African Engineers: Labour Productivity in Africa and Asia

In the mid 1980s it was generally understood that labour productivity in Ghana was low by international standards but the amount of hard data was limited. The Technology Consultancy Centre (TCC) of Kwame Nkrumah University of Science and Technology (KNUST), Kumasi, kept detailed records of its own production units over many years but apart from that there was only anecdotal information gained from visiting various foreign-owned plants in Ghana. However, this sparse data did suggest a significant difference between labour productivity in Ghana and in rapidly developing countries in Asia.

In 1977, the TCC director wrote a report of a six month study leave in India. He had studied the cottage textile industry and gathered data on the productivity of handloom weavers. The TCC had operated a handloom weaving production unit in Kumasi for several years and overall the output was close to one metre of cloth per weaver per day. In Uttar Pradesh, self-employed weavers using similar looms were found to be averaging about three metres per day.

When discussing this difference in productivity the first factors people mentioned were climate and the health of the weavers. Taken over the whole year the climate in Ghana is hotter and more humid than northern India and this probably had a small lowering effect on output. In terms of health, it was generally concluded that there was not much difference. Then it was thought that the critical factor might be that the Indian weavers were self-employed, but when some weavers were helped to become self-employed in Ghana their output only rose a little and this was mainly due to longer hours of working.

Data from other industries was only anecdotal. Engineering students from KNUST visited a sugar mill at Komenda in the Central Region of Ghana. It was under Pakistani management. One student asked the manager if the plant was making a profit and when he was told ‘no’ the student asked the reason why. The manager said that the problem was cutting the sugar cane in the fields where it grows. He couldn’t get the cane into the plant fast enough.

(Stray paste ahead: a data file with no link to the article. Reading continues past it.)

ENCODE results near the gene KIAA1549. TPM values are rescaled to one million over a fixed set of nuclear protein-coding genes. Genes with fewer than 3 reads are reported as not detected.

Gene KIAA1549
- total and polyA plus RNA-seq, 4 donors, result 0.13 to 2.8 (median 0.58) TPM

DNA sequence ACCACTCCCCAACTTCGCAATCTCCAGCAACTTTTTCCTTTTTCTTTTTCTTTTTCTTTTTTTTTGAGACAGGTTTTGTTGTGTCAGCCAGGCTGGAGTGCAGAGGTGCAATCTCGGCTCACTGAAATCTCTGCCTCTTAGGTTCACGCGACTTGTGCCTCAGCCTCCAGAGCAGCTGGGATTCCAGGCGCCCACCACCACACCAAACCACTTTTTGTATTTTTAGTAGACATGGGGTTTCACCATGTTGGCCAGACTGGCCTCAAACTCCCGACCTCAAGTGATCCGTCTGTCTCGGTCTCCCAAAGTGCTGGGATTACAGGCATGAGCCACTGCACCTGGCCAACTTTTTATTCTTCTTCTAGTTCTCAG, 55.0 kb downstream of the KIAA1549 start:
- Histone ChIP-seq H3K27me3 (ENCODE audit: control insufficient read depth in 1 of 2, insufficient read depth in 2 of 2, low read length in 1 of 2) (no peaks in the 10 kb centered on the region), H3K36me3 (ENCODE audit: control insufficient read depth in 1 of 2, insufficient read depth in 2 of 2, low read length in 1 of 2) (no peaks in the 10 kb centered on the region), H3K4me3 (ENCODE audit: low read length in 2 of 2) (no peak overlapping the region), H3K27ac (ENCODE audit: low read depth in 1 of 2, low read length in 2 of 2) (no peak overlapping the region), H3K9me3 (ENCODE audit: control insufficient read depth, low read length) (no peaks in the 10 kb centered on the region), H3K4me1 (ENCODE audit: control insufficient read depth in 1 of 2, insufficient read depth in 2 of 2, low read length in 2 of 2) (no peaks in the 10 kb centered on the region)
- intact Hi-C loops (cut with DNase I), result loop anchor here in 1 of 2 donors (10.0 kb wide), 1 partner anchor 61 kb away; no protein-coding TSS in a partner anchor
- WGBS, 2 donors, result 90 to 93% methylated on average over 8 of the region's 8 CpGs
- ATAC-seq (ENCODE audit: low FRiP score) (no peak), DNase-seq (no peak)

When asked for international comparisons the sugar mill manager said that in Australia, where productivity was highest, each labourer averaged about five tons a day of cut cane. In India and Pakistan the comparable figure was about two tons a day, but in Ghana they had never been able to reach one ton a day.

On another occasion KNUST students visited the British Aluminium Company’s bauxite mines at Awaso in the Western Region of Ghana. This is where ore is extracted to ship through the port of Takoradi to Britain, where it is processed into aluminium metal. The English managing director was asked if the plant operated at a profit. Once again the answer was ‘no.’ A student expressed his incredulity by exclaiming, ‘You can’t make a profit with our cheap labour!’ The managing director became quite angry at this remark and replied, ‘Don’t tell me that Ghanaian labour is cheap! It’s the most expensive in the world! With German labour at German wages I could make a profit!’

History may hold the clue to Ghanaians’ relaxed attitude to hard work. Until the last fifty years or so, life was relatively easy in Ghana. The population density was low, most people were farmers, food was plentiful and most people had enough to eat. In many Asian countries, however, population density was high, food was often scarce and life was much harder. So the Asians developed a culture that honoured hard work. The Hindus have an adage: ‘work is worship.’ This level of veneration did not exist in Ghana.

Asian countries have developed rapidly through the exploitation of cheap labour but in the absence of a strong work ethic, and with an expectation of high wages, Ghanaian labour is almost exploitation proof, as the unfortunate foreigners found at Komenda and Awaso. Higher productivity must be based upon better means of production: new technology. The population is growing fast and there are more and more people living in poverty. In time, more people might be prepared to work hard for low wages but this could be a remote prospect. Most people hope that Ghana will be rescued by technology before a Victorian era of sweated labour becomes necessary.

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